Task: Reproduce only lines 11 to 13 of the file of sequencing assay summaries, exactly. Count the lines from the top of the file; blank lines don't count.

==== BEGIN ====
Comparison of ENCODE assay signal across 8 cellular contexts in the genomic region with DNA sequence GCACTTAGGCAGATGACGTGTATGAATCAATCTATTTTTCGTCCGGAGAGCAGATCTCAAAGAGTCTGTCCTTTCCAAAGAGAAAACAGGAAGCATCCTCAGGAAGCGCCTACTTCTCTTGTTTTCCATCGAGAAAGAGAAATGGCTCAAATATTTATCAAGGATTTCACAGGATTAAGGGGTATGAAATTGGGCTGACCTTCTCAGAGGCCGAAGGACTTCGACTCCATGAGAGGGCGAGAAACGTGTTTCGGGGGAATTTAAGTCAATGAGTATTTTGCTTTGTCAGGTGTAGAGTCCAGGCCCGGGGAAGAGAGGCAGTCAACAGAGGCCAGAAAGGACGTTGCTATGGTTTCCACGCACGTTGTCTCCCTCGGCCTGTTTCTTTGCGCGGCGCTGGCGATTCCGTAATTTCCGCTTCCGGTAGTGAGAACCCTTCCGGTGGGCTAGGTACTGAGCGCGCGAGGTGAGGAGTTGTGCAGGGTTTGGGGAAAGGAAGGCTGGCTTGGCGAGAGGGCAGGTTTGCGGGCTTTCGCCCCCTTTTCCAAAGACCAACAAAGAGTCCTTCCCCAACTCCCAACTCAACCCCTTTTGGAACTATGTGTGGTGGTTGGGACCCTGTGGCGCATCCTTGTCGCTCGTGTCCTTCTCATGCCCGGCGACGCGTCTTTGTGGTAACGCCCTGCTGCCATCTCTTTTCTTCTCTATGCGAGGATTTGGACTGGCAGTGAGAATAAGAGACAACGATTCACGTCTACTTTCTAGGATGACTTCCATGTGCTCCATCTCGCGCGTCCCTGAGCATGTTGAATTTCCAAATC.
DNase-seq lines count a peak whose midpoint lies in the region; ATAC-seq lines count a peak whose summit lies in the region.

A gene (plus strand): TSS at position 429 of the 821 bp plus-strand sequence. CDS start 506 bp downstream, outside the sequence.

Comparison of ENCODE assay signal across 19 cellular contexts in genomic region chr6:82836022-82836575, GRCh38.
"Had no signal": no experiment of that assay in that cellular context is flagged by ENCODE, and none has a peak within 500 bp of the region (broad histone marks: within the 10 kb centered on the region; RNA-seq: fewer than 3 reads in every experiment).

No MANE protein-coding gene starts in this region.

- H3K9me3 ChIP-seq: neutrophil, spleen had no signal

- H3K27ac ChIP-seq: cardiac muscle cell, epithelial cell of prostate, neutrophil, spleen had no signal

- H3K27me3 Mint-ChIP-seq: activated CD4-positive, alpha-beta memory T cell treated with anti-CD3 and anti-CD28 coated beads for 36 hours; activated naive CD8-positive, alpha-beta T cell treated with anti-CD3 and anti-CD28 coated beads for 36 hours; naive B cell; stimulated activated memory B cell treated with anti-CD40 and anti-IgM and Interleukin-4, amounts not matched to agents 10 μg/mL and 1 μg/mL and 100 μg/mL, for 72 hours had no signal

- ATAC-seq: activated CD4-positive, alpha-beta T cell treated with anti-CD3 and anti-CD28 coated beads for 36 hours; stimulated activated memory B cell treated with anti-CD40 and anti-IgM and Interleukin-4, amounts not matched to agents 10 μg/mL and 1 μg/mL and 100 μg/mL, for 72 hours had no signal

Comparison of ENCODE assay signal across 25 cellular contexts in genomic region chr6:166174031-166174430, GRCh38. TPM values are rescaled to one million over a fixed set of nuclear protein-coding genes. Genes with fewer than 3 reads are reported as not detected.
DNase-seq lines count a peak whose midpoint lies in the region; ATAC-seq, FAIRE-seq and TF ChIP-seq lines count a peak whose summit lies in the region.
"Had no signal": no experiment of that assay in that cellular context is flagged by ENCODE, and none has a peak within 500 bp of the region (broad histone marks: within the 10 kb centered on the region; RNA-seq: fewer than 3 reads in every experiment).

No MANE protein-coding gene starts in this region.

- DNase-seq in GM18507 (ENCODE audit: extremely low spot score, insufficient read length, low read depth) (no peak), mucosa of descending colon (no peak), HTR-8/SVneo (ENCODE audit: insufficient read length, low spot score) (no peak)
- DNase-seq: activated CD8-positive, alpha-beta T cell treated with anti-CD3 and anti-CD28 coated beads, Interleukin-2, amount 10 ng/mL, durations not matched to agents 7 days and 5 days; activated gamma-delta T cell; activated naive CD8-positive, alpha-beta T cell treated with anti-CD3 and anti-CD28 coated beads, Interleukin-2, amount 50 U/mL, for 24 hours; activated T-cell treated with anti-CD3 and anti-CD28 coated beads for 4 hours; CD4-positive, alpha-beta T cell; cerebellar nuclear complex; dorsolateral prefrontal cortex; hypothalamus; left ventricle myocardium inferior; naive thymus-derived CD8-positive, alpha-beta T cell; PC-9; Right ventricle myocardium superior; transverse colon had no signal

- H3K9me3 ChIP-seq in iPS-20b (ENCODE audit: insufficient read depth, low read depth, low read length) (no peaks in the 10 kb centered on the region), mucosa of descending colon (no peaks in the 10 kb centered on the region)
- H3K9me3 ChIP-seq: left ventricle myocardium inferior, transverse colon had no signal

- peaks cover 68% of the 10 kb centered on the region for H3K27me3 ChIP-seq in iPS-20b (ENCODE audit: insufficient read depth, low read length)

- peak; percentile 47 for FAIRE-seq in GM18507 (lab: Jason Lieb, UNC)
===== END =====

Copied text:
Comparison of ENCODE assay signal across 25 cellular contexts in genomic region chr6:166174031-166174430, GRCh38. TPM values are rescaled to one million over a fixed set of nuclear protein-coding genes. Genes with fewer than 3 reads are reported as not detected.
DNase-seq lines count a peak whose midpoint lies in the region; ATAC-seq, FAIRE-seq and TF ChIP-seq lines count a peak whose summit lies in the region.
"Had no signal": no experiment of that assay in that cellular context is flagged by ENCODE, and none has a peak within 500 bp of the region (broad histone marks: within the 10 kb centered on the region; RNA-seq: fewer than 3 reads in every experiment).